4. Observation will be made on  how dependent the agricultural production (wheat and buckwheat) is on meltwater from the retreating glaciers, i.e. the absence or presence of channels, and if channels are present, their maintenance will be assessed.


1.Hoelzle, M. and Haeberli, W. World Glacier Monitoring Service. World Glacier Inventory.1999. Digital data from the National Snow and Ice Data Centre. University of Colorado, Boulder, Colorado
2. Grove, J.M. 1988. The Little Ice Age. Methuen, London
3. Røthlishberger, F. 1986. 10000 Jahre Gletschergeshichte Der Erde. Verlag Sauerlander, Aarau.
4. Hasnain, S.I. 1999. Glaciers beating retreat. Down to Earth 7(23): 1-6.
5. Mayewski, P.J. & Jeschke, P.A. 1979. Himalyan and Trans-Himalayan glacier fluctuation since AD 1812. Artic and Alpine Research 11: 267-287.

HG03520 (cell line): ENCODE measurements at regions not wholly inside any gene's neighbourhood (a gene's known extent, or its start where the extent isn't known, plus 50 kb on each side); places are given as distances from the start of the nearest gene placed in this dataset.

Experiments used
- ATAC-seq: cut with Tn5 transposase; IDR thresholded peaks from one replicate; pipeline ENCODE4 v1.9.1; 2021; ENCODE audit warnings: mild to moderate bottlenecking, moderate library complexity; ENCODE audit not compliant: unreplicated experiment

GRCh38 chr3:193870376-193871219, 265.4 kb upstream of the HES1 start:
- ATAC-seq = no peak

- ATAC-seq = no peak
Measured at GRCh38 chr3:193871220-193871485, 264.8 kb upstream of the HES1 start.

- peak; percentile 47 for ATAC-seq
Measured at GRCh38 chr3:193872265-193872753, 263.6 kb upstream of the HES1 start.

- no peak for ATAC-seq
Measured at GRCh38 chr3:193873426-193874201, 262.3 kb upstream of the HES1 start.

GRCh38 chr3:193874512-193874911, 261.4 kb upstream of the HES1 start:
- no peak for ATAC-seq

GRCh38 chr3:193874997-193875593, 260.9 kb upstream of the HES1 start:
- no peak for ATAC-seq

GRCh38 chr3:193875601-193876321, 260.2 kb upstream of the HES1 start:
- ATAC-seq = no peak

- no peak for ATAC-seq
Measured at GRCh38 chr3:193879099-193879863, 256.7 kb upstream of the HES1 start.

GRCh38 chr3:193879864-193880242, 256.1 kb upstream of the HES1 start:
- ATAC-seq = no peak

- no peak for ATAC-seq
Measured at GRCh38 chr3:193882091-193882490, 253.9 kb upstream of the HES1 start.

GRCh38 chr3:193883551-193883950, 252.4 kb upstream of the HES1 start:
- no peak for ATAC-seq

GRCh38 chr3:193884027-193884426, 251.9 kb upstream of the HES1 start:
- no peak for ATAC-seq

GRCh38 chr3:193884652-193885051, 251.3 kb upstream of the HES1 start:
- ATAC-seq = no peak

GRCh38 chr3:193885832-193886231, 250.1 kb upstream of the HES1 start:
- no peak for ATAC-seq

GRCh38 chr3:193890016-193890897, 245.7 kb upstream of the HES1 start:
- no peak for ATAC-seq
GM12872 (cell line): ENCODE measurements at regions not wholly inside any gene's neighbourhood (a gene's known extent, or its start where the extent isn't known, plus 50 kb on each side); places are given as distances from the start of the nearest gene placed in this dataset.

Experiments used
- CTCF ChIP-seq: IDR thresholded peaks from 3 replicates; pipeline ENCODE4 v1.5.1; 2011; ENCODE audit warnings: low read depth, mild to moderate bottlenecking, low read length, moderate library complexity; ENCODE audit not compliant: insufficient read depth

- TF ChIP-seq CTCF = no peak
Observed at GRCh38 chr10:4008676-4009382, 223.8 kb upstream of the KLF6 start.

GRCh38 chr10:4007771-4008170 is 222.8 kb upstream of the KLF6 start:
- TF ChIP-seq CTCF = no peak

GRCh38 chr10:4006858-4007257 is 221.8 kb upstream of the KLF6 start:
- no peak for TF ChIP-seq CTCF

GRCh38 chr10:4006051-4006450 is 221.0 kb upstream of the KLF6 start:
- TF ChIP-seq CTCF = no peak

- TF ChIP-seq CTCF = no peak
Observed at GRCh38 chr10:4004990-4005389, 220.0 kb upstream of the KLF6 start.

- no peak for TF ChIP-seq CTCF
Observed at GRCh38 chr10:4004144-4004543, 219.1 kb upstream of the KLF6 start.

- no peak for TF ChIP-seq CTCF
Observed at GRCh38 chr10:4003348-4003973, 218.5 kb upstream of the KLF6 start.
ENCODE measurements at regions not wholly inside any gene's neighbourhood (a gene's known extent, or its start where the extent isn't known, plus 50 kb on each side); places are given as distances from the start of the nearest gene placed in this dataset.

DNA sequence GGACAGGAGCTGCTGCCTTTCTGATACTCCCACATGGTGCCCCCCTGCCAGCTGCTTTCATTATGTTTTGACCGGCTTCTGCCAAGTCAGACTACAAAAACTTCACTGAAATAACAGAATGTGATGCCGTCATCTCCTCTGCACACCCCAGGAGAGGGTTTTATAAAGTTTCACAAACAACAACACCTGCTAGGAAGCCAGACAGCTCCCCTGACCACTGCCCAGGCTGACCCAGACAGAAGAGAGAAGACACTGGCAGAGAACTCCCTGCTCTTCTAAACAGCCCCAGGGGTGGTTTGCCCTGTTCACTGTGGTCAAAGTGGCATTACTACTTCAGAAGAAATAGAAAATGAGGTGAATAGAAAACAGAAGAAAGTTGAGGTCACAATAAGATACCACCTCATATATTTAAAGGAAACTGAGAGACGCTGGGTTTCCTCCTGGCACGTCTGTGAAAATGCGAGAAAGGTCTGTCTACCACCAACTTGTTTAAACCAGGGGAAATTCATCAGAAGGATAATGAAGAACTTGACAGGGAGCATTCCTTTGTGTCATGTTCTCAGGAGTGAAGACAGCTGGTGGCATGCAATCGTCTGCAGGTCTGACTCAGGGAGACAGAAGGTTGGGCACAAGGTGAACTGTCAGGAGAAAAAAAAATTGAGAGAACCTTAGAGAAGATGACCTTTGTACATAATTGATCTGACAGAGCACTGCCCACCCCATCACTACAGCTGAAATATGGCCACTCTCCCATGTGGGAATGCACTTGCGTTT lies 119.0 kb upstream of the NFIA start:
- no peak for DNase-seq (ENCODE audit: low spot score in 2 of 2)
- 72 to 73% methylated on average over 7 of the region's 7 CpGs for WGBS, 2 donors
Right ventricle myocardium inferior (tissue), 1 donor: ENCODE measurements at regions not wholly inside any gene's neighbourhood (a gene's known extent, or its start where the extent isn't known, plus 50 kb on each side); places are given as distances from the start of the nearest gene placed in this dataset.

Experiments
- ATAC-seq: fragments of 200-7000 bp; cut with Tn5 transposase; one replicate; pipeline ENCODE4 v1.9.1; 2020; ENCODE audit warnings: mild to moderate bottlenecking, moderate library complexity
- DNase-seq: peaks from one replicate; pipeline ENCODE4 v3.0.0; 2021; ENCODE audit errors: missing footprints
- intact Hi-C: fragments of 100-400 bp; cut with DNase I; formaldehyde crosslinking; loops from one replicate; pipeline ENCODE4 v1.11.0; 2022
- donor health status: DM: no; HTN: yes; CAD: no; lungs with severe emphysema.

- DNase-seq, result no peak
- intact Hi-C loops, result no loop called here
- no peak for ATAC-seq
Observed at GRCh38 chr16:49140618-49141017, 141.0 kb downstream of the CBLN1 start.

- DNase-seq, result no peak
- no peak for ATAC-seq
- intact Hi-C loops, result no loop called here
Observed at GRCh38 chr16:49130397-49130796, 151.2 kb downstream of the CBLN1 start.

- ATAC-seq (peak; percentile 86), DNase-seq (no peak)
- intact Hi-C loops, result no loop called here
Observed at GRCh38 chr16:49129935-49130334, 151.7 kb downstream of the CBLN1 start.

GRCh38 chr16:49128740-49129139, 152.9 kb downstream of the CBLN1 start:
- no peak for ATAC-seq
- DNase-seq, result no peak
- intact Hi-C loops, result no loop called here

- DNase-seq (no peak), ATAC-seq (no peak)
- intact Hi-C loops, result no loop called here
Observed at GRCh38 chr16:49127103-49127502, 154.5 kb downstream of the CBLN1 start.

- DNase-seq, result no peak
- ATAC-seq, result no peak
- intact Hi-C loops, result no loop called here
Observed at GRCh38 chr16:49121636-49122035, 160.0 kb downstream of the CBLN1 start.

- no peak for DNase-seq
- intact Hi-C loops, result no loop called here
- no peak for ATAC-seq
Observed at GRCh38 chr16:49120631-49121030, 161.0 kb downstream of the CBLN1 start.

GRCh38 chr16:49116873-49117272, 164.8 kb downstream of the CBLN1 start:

6. Shrestha, A.B. Wale, C.P., Mayewski, P.A. & Dibb, J.E. 1999. Maximum temperature trends in the Himalya and its vicinity: An analysis based on temperature records from Nepal for the period 1971-94. Journal of climate 12: 2775-27867.
7. ANONYMOUS. 1995. Iso-climatic map of mean annual precipitation. ICIMOD / MENRIS, Kathamndu, Nepal.
8. Hagen, T. 1969. Report on the Geological survey of Nepal. Denckschrift der Schweizerischen Naturforschenden Gesellschaft, Vol.  LXXXVI/I.
9. Gurung, G. 1996. Global warning  form the Himalayas. Himal South Asia. 9 (7).
10. Vetaas, O.R. 1997. Relationships between floristic gradients in a primary succession, Journal of Vegetation Science 8: 665-676
11. Young, G.J. (ed.) 1993. Snow and Glacier Hydrology. Proc.  Int. Symp. Kathmandu 1993. IAHS publ. 218. Florida USA.

If you have any questions concerning the project,  please contact Ole R. Vetaas,
Centre for  Development Studies, Nygaardsgaten 5, N - 5015 Bergen, Norway. TEL: +47 5558 9324
or by e-mail.

 If you have any questions concerning the project leader please download the
CV of O.R. Vetaas

Last updated 30.10.2K1